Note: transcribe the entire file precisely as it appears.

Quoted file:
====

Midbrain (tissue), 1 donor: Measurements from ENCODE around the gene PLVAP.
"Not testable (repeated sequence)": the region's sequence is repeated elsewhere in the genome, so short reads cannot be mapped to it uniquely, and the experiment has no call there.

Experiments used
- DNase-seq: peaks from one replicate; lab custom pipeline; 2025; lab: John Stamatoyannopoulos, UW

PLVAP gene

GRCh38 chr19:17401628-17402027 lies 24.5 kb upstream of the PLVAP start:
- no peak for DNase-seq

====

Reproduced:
Midbrain (tissue), 1 donor: Measurements from ENCODE around the gene PLVAP.
"Not testable (repeated sequence)": the region's sequence is repeated elsewhere in the genome, so short reads cannot be mapped to it uniquely, and the experiment has no call there.

Experiments used
- DNase-seq: peaks from one replicate; lab custom pipeline; 2025; lab: John Stamatoyannopoulos, UW

PLVAP gene

GRCh38 chr19:17401628-17402027 lies 24.5 kb upstream of the PLVAP start:
- no peak for DNase-seq